Snow is predicted for Scandinavia, the Alps and the Pyrenees into June – amazing!
8. Deadly snowstorm in Mongolia
Mongolia endured a brutal and deadly winter of 2022-23 that resulted in massive livestock losses and the suffering of 212,000 people, according to Save the Children. Now, in late spring, the country continues to be battered by deadly snowstorms.
Currently, 13 of Mongolia’s 21 provinces are experiencing a “dzud” – a natural phenomenon unique to Mongolia in which heavy snowfall and extreme cold lead to a shortage of grazing land for livestock. Between 1940 and 2015, official “dzud declarations” were made twice a decade. In recent years, however, dzuds have increased in frequency and now occur annually.
As with the increasing “cold waves” in India, the AGW party has no answer to this phenomenon.
As Xinhua reports, the return of winter in the country has also caused extensive damage to buildings and infrastructure such as roads and power lines.
The cold and snow have also killed many animals, NEMA added, contributing to the huge winter losses.
“The climate is very different from when I was a child,” Delgerbat said in early May. “When I was young, the snow had melted around this time and it was already spring, but now spring comes so late.”
The Met Office would love people to think that there is such a thing as a “normal” British climate; any variation from this norm now can then be labelled as an example of a “changing climate”.
There are averages of course, average temperatures, rainfall and so on. But averages and norms are two different things, the former being merely an arithmetic construct.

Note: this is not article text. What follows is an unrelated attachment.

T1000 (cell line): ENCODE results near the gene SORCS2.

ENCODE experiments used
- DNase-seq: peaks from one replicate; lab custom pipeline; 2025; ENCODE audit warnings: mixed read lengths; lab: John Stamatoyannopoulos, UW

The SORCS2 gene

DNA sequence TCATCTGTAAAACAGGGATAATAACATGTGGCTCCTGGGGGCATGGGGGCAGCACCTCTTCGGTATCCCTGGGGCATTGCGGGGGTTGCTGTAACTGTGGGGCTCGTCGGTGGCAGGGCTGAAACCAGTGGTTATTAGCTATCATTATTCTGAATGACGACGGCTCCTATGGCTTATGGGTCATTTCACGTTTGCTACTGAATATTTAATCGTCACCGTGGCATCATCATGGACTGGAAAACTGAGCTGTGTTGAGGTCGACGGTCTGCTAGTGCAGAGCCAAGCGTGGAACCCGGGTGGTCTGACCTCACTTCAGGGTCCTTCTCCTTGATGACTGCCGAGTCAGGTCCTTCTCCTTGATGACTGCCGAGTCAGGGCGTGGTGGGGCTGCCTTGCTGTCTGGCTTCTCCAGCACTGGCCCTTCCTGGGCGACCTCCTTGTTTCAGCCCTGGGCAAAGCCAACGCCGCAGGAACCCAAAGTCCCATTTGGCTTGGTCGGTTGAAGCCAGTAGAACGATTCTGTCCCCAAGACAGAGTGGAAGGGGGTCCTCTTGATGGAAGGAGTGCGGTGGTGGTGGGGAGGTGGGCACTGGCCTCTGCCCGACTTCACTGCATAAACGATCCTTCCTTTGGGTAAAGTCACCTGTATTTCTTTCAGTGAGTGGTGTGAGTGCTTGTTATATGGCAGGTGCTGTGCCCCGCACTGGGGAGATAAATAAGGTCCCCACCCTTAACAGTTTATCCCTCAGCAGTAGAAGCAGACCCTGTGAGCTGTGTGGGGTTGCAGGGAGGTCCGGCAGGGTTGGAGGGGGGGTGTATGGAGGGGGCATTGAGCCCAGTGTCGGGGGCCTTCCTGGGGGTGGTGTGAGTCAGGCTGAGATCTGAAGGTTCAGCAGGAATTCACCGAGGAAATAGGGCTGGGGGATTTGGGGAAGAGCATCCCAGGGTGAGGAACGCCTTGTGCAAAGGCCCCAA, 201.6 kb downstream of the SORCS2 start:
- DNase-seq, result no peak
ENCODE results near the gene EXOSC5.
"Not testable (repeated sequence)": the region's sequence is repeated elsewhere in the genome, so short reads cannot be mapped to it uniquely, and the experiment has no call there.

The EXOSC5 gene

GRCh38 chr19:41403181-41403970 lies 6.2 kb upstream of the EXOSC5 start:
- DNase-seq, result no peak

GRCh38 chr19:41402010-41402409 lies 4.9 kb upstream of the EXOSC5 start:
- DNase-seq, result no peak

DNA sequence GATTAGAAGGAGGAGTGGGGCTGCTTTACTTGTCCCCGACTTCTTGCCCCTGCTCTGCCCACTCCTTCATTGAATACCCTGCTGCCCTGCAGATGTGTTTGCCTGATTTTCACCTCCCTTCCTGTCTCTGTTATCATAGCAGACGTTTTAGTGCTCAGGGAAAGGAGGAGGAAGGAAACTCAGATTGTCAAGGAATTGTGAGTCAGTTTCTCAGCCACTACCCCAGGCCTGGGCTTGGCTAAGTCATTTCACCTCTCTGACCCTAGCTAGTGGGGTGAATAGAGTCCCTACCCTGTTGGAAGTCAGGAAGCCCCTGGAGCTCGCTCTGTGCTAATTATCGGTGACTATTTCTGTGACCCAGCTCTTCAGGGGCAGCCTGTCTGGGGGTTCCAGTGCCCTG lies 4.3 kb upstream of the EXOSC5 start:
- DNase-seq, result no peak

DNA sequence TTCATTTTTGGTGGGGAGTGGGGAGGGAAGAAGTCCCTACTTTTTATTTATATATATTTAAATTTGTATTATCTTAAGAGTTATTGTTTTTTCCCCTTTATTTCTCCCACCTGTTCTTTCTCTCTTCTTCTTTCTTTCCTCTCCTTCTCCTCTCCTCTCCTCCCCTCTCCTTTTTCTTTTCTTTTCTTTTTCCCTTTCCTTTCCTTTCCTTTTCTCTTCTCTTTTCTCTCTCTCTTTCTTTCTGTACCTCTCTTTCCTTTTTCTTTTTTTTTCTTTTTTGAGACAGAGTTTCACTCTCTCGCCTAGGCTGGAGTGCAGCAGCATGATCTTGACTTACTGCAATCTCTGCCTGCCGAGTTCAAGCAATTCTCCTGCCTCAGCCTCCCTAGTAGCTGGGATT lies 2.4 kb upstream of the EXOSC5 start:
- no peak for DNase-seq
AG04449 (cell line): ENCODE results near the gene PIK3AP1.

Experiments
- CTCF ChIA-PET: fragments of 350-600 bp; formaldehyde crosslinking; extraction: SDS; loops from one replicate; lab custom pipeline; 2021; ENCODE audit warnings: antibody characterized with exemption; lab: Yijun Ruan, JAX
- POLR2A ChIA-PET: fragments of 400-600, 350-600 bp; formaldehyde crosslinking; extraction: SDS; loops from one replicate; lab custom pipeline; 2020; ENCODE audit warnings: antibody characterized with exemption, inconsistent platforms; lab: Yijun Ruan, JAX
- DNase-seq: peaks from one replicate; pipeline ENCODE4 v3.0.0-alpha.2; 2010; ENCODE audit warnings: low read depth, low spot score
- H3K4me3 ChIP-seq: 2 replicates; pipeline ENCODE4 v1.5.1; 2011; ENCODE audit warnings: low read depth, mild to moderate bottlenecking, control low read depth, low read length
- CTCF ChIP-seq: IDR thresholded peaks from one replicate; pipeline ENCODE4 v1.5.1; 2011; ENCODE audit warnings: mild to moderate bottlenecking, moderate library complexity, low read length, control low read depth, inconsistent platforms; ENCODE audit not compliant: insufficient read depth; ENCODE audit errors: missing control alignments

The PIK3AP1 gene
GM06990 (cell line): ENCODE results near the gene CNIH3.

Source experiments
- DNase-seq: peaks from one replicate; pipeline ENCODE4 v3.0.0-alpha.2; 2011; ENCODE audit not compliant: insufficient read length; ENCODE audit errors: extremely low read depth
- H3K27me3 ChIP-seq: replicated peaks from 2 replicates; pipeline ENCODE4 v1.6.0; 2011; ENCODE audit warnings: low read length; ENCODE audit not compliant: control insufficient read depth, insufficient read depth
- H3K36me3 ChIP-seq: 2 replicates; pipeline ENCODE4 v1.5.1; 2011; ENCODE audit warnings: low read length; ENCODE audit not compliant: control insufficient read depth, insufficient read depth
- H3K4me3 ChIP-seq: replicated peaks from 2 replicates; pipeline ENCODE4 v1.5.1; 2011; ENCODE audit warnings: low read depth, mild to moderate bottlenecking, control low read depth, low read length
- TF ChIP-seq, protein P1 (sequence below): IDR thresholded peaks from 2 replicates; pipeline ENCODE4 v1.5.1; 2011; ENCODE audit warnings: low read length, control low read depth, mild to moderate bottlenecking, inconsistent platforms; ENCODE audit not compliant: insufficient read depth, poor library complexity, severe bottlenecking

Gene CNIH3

A look back at the Met Office archives shows just how variable our weather was 100 years ago. The list below shows the headlines for each monthly weather report, with a bit more detail from those reports in some months.
January: Mild, with frequent gales
February: An extremely wet month: the second wettest on record in England: temperatures reached 61F: heavy snowfall
March : Mild and dry
April: Cold and wet: severe frosts
May: Cold and dull
June: Cool, dull and dry
July: Hot and thundery: temperatures hit 96F: floods caused considerable damage in Cambridge
August: Rather cool and wet
September: Cool, sunny in SE, wet in North
October: Wet and windy
November: Cold, sunny and foggy: very severe floods in NW England
December: A variable month: considerable snowfall across Britain
There was nothing unusual about 1923; most years will show similar swings from one extreme to the other from month to month, and week to week.
Global warming, climate change, all these things are just a dream come true for politicians. I deal with evidence and not with frightening computer models because the seeker after truth does not put his faith in any consensus. The road to the truth is long and hard, but this is the road we must follow. People who describe the unprecedented comfort and ease of modern life as a climate disaster, in my opinion have no idea what a real problem is.